In January and February 2011, I personally witnessed the incredible mobilisation and construction of 2 Super-Critical Coal power plants in Haryana state. On one specific site 2 x 110MW plants were being built side-by-side. Both sites were utilising extensive new infrastructure connections to connect the acquired marginal land to sufficient water, grid and coal reserves.
One project was funded by the Indian government and the other by a private investment firm with a majority stake hold owned by a Hong Kong equity firm. This mirrors the mix of investment across Northern India in heavy industry. Both of these projects are coming “on-line” within the next 12-18 months. They are principally using imported Chinese technology and components, which are transported over 5,000km by sea and road. Assembly is completed by over 1,000 skilled Chinese engineers supported by over 8,500 local laborers.
These plants, sited on marginal land are destined to support the planned exponential development of New Delhi in both manufacturing and electronics sectors throughout the next decade. In line with this schedule is the currently undocumented extension of the Indian Railway Corporation’s goods line from Central Haryana to the states of Uttah Pradesh and other Northern Coal-Rich States.
India will indeed face a “coal-crisis” where its demand for energy to support development may outstrip the speed at which bureaucrats can defeat the powerful environmental ministry that defends its landscape against the extraction of coal.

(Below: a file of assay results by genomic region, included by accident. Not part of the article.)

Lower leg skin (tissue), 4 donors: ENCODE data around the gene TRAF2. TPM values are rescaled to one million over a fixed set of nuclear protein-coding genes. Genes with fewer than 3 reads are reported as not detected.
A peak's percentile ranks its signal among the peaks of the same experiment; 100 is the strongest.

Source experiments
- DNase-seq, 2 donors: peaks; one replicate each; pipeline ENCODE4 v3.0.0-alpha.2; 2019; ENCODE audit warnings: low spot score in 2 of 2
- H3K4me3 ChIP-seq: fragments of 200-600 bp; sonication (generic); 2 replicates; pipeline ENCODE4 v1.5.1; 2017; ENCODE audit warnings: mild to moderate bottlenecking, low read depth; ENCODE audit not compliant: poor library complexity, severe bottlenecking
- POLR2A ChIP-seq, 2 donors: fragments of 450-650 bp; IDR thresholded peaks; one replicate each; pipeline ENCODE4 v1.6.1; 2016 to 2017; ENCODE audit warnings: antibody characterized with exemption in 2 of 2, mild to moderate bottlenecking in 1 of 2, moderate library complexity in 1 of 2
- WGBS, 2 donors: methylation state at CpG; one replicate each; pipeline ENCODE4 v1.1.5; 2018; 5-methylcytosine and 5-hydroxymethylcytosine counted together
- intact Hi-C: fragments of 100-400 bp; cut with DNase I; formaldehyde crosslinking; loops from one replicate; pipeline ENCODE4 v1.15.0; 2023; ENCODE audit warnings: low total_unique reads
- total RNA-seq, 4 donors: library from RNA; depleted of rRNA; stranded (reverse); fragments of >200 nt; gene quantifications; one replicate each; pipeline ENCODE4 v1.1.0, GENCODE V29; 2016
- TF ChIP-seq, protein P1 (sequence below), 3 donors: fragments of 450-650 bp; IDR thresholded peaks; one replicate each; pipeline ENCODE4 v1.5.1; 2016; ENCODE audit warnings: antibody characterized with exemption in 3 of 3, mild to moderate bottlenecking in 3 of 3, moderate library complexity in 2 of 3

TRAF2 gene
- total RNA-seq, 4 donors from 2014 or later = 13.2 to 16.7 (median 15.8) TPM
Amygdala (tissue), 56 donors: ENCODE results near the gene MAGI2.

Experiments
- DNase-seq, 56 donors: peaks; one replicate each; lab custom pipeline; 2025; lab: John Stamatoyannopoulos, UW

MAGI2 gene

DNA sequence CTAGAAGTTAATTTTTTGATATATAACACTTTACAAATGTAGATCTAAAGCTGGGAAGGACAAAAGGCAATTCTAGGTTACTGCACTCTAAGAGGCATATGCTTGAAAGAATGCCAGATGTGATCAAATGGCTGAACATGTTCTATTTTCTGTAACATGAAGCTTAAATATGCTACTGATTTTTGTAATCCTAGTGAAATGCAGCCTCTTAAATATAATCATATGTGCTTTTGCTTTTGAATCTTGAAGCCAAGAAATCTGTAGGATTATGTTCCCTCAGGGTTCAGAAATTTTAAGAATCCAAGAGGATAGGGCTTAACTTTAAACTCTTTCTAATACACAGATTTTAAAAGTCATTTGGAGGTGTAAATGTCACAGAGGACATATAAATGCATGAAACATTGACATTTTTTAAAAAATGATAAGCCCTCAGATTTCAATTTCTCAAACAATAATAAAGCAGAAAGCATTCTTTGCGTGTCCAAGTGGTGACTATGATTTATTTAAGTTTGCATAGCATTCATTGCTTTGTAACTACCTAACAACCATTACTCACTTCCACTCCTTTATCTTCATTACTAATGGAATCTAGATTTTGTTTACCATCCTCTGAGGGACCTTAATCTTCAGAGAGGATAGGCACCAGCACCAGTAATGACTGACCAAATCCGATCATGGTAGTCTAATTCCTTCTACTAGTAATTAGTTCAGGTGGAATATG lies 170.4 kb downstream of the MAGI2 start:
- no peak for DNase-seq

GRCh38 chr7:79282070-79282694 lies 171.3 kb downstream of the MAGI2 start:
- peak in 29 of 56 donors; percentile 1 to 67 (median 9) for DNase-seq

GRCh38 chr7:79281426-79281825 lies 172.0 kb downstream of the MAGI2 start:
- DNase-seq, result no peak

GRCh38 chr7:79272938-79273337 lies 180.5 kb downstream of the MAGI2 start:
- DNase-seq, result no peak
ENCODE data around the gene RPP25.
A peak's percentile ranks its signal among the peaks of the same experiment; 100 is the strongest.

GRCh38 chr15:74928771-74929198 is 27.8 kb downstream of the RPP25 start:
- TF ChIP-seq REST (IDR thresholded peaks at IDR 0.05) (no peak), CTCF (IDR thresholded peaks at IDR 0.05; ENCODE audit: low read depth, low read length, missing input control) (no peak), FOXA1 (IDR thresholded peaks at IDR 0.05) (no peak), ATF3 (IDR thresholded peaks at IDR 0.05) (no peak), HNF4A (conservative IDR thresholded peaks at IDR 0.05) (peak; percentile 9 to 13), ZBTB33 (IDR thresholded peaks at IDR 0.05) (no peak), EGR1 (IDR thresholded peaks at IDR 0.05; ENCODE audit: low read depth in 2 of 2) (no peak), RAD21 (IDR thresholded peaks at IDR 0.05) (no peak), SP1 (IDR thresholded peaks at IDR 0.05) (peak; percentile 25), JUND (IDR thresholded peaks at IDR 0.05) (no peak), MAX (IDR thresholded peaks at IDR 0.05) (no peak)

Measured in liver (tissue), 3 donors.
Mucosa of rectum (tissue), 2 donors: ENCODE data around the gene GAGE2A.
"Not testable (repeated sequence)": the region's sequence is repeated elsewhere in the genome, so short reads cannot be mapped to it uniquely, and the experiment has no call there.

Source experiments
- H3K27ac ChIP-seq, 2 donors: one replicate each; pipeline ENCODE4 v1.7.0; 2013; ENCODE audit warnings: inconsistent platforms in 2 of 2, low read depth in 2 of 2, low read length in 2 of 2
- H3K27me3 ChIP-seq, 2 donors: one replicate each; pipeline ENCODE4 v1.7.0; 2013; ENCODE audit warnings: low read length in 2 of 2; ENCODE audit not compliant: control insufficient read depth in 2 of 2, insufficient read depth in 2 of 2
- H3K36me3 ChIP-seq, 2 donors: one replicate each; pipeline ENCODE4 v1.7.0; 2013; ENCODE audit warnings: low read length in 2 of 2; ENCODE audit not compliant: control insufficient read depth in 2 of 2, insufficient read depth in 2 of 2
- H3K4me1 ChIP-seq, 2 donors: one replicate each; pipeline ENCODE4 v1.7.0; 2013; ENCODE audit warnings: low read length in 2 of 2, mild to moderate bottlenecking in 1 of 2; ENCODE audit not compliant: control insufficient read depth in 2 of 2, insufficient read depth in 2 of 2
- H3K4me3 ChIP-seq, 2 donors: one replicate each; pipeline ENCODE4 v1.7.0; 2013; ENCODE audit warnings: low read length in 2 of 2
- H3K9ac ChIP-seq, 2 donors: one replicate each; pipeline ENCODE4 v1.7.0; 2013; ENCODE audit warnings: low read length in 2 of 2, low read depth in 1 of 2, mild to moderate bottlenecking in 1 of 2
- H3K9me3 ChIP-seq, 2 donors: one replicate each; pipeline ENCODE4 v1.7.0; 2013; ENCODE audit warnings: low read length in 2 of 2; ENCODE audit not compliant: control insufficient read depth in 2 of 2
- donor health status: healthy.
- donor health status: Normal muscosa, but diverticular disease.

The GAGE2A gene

The development and requirement of coal, to in-fill the commissioning lag of nuclear technology, is a certainty. What is unsure is whether India will squash environmental and political resistance to extract its own coal reserves or be held ransom on the open-market for importing its coal.
CLP India’s growing portfolio of wind power projects are an integral part of the CLP Group’s renewable portfolio. Investment in the renewable energy sector is driven by the Group’s strategy of reducing the carbon footprint of the business by moving away from reliance on conventional coal fired generation and increasing the share of non-carbon emitting in our portfolio to 30% by 2020 as prescribed in the Group’s climate strategy.
In India, CLP has already invested in approximately 640 MW of wind power projects which are in various stages of development. This apart, CLP is also reviewing the prospects of investing in other wind, solar, biomass, and other renewable energy projects.
The Saundatti wind farm is a 82.4 MW wind power project located near the Saundatti town in Belgaum district in the south Indian state of Karnataka. The project will sell 100% of its output to the Bangalore Electricity Supply Company Limited under the terms of a 20-year power purchase agreement.
Gujarat is a Western state in India. Gujarat played an important role in the economic history of India throughout the history of India The state has the fastest growing economy in India and is also one of the most industrialised states. It has a per capita GDP almost twice that of the national average.
Gujarat Paguthan Energy Corporation (GPEC) is a 655 MW gas-fired combined cycle power plant at Paguthan, near Bharuch in the state of Gujarat. Apart from its consistent year-on-year plant performance, GPEC has set a benchmark in the Industry for complying with highest level of safety and environmental standards, nationally and internationally.